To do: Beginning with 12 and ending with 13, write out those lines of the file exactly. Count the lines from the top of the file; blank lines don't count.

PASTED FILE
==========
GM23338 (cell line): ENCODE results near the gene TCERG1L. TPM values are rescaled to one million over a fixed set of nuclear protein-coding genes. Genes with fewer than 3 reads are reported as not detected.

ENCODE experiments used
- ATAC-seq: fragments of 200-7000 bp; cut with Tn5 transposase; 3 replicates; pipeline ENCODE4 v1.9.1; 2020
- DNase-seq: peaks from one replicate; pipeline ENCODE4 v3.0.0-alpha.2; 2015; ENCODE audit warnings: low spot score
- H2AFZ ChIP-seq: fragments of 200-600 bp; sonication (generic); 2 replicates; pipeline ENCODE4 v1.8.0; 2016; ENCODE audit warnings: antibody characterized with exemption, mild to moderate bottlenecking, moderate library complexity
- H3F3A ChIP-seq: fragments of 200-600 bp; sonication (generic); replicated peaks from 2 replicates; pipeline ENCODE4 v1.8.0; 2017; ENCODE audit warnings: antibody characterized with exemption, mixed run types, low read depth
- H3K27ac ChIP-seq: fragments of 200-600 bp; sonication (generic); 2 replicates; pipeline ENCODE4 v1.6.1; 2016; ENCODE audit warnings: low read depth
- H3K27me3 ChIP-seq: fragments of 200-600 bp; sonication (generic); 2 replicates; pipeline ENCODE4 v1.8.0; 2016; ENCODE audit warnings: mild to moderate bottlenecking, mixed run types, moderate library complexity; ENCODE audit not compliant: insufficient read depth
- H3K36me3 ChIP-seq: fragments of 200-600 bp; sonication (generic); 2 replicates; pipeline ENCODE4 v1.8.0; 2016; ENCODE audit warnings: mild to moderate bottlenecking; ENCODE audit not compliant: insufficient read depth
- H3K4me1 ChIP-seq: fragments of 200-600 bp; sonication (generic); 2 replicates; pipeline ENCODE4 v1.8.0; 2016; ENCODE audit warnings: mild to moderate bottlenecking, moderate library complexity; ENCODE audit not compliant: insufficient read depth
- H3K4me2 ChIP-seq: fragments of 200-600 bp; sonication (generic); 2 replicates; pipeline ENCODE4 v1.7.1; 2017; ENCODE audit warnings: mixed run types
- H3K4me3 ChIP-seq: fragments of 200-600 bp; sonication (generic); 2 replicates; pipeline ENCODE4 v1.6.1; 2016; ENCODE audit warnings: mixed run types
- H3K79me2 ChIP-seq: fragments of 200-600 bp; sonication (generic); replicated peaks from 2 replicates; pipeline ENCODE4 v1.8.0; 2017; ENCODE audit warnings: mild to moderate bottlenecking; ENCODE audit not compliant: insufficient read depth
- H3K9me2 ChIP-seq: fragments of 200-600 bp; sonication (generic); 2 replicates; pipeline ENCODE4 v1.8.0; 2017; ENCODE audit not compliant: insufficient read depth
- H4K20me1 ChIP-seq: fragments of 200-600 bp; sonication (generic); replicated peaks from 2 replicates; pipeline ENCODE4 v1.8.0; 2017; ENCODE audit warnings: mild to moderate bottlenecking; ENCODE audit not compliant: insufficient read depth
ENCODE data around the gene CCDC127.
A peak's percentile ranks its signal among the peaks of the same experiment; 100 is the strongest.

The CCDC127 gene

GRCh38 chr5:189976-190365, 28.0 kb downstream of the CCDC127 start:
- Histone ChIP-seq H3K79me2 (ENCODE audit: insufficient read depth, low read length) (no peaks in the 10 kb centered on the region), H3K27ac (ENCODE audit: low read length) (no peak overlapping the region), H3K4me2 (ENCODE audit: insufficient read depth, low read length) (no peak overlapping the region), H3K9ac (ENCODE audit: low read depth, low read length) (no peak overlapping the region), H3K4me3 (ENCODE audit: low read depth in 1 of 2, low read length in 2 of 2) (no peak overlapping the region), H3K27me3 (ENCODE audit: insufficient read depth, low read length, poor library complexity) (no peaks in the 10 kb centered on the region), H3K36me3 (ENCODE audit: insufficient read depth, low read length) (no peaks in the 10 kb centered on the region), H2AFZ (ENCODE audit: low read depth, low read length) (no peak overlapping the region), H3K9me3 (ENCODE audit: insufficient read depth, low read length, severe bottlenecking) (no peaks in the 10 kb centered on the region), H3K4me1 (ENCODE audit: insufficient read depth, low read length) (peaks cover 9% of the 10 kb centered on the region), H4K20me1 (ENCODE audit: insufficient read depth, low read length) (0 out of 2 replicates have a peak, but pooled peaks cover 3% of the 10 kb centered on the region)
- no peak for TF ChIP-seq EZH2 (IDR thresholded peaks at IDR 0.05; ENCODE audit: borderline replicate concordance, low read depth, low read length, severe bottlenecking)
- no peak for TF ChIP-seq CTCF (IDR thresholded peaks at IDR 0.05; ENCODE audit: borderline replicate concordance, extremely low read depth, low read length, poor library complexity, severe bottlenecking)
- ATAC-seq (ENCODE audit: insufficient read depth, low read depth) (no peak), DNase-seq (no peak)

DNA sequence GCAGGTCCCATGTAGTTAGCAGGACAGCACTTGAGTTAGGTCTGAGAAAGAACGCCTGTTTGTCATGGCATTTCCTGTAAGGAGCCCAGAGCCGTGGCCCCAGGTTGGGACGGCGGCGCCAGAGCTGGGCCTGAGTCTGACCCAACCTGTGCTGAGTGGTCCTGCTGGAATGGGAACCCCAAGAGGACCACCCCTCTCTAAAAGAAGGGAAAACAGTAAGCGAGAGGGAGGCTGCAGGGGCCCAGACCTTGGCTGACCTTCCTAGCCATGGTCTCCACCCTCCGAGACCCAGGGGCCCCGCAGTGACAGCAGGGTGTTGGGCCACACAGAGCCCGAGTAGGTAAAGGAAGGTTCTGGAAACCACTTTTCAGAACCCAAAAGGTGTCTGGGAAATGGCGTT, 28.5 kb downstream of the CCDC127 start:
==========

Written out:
- H3K4me3 ChIP-seq: fragments of 200-600 bp; sonication (generic); 2 replicates; pipeline ENCODE4 v1.6.1; 2016; ENCODE audit warnings: mixed run types
- H3K79me2 ChIP-seq: fragments of 200-600 bp; sonication (generic); replicated peaks from 2 replicates; pipeline ENCODE4 v1.8.0; 2017; ENCODE audit warnings: mild to moderate bottlenecking; ENCODE audit not compliant: insufficient read depth